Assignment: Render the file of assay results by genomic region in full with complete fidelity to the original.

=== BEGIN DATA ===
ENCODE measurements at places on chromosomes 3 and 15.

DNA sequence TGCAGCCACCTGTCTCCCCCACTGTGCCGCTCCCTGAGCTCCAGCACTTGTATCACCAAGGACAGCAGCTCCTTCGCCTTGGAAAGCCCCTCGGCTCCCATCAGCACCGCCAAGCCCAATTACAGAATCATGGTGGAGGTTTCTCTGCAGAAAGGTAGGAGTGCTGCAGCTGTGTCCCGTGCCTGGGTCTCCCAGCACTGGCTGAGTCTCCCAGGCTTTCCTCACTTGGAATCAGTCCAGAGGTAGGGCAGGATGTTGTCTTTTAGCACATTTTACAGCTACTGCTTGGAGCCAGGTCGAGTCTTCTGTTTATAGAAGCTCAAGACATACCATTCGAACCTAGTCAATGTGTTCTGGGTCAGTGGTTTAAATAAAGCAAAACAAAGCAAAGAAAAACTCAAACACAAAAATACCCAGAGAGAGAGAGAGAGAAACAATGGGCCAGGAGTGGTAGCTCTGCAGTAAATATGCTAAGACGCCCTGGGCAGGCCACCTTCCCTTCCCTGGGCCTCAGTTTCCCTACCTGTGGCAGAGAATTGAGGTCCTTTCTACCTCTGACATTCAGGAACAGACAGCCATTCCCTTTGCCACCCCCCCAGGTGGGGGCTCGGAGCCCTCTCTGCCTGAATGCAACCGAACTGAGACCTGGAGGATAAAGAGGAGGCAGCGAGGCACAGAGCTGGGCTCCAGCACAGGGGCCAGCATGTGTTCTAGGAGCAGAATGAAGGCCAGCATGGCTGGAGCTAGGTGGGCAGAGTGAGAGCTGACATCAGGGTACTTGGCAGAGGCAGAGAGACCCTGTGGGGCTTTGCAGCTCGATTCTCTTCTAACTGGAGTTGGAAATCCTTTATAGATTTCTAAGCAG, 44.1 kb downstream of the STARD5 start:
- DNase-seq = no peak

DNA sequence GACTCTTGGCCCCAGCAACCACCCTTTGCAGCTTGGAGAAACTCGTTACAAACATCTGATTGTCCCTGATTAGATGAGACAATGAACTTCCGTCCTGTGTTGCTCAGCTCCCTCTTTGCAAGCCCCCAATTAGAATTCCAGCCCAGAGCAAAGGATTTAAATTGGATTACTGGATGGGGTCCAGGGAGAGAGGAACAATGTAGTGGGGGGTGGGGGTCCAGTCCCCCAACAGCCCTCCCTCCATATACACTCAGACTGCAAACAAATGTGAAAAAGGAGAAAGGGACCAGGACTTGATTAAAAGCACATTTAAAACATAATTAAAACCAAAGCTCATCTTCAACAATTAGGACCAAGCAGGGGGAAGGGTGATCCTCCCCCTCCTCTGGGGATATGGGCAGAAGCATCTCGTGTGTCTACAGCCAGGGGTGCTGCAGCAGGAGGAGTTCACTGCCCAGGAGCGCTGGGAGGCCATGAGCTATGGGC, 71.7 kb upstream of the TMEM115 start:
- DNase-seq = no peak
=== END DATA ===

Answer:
ENCODE measurements at places on chromosomes 3 and 15.

DNA sequence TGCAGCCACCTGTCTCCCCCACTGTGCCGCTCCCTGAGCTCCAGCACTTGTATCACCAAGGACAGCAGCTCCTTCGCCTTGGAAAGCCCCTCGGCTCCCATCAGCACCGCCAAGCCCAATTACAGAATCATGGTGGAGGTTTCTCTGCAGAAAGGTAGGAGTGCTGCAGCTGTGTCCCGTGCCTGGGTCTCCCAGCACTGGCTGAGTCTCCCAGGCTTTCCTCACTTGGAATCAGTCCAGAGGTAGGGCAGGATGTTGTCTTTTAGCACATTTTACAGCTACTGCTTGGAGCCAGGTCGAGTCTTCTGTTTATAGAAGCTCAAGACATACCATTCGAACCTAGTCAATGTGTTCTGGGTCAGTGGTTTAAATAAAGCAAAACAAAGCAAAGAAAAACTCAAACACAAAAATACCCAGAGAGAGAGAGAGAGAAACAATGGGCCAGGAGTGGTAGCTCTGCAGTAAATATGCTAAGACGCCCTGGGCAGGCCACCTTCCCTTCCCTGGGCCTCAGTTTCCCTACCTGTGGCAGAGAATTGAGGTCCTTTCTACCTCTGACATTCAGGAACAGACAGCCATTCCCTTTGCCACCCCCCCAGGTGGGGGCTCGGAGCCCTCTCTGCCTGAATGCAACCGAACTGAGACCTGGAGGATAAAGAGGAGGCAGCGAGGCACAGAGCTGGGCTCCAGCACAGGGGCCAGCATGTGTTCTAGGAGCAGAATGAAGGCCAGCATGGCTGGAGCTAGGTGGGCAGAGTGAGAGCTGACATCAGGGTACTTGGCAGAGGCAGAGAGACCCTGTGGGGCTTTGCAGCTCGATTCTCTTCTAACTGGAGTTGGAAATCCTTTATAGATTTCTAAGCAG, 44.1 kb downstream of the STARD5 start:
- DNase-seq = no peak

DNA sequence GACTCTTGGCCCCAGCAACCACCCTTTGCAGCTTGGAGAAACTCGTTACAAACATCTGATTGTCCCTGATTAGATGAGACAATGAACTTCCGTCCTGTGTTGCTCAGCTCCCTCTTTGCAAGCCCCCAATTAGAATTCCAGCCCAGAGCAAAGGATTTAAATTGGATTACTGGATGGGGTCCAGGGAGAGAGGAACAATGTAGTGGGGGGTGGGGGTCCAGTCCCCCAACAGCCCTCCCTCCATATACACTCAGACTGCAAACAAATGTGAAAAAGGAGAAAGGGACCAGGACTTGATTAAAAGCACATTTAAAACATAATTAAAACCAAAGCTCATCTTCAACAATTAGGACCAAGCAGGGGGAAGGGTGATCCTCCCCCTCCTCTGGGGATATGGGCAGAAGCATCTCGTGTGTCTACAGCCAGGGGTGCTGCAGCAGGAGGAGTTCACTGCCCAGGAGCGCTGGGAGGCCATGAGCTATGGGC, 71.7 kb upstream of the TMEM115 start:
- DNase-seq = no peak